Wildlife species have complex relationships with their environment. As with anything complex, understanding does not come quickly. Biologists must examine a species over an extended period of time before they can understand how an animal interacts with its environment.
Because funding for long-term studies is rare, relatively few species have been investigated in this manner. Two long-term studies conducted by the Institute include a project on the once-endangered bald eagle, now in its fourth decade, and another on the threatened island fox. These studies have provided considerable insight into the biology of these species, and will contribute significantly to the successful maintenance of their populations. Provided fund raising efforts are successful, work will continue on these studies and additional investigations will be initiated to expand our knowledge of wildlife biology.
GENERAL WILDLIFE STUDIES
Short-term, general wildlife studies make up the majority of the programs operated by the Institute. These include projects lasting up to two years in duration. Programs of this nature cover a variety of topics and species, including: 1) monitoring mountain lion movements, 2) impacts of climate change on wildlife, 3) research of predators of endangered Mariana crows, California least terns, and western snowy plovers, and 4) using remote camera systems to determine predation, food habits and behavior of nesting birds.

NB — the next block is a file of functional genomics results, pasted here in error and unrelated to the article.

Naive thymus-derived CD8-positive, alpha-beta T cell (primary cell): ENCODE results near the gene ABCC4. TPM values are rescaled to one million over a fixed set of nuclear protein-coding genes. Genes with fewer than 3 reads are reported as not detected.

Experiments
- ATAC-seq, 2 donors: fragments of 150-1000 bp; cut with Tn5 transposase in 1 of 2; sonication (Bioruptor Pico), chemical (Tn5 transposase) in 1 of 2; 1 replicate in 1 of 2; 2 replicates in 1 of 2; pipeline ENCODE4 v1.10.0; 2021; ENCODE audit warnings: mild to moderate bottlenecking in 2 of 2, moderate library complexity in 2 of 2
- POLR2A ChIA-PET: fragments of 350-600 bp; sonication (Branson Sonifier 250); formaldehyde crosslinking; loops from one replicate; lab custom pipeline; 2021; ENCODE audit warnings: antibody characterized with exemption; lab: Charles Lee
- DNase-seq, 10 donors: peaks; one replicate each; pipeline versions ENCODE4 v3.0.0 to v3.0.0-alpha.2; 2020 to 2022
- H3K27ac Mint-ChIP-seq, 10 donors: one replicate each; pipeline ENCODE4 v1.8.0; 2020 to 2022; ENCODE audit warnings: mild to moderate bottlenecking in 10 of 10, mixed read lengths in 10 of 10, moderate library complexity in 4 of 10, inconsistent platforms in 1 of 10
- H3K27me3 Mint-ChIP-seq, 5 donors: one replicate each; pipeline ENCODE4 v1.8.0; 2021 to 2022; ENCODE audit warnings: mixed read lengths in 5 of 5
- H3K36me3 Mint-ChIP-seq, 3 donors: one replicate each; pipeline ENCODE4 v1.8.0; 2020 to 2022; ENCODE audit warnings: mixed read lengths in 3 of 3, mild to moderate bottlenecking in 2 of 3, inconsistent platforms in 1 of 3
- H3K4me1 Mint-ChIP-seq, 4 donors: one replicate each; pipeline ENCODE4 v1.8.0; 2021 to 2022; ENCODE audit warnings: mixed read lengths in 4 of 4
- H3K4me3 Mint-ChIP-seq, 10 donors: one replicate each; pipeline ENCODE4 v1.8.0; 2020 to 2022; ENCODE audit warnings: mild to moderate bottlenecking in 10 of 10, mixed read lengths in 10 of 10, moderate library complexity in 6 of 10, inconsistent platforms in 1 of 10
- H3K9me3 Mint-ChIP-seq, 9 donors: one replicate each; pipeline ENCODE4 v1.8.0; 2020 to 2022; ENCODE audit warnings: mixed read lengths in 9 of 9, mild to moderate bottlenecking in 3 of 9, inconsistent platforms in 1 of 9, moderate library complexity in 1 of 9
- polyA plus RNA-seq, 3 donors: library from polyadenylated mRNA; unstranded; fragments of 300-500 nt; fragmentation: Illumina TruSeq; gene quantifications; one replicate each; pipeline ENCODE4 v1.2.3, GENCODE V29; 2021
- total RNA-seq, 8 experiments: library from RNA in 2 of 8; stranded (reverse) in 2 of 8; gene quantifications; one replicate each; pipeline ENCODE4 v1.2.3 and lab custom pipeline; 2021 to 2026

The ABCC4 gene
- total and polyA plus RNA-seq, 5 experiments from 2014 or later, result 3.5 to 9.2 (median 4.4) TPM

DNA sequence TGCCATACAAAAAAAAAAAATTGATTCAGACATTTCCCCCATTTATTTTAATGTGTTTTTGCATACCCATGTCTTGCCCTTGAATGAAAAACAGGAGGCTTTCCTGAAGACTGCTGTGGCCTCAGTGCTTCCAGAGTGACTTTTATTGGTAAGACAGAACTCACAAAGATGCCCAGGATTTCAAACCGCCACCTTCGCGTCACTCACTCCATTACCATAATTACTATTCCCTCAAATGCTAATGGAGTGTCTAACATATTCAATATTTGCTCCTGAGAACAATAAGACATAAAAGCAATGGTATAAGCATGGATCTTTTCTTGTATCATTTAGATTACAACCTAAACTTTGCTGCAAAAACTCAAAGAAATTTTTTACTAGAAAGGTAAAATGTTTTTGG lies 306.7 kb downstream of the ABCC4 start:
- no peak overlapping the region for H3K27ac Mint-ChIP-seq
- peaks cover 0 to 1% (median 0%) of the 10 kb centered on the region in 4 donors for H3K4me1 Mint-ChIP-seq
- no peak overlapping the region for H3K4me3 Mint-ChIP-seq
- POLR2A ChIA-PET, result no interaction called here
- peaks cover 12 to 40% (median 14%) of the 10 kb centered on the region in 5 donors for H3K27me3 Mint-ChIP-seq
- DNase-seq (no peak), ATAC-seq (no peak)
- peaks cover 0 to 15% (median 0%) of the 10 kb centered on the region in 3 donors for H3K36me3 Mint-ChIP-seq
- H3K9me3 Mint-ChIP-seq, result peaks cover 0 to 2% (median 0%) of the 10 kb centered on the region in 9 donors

Surveys to determine the distribution and abundance of wildlife species in specific areas are also examples of our short-term studies. The Institute has conducted surveys of birds of prey, mammals such as deer and fox, desert reptiles, and threatened and endangered plant species. Data collected from these surveys are used by land managers for long-term monitoring of wildlife populations and to develop baseline information on how plants and animals are distributed across their land. These programs provide insights into how animal abundance is associated with different habitat types, allowing managers to positively affect specific wildlife populations by enhancing habitat that provides the greatest benefit to the species.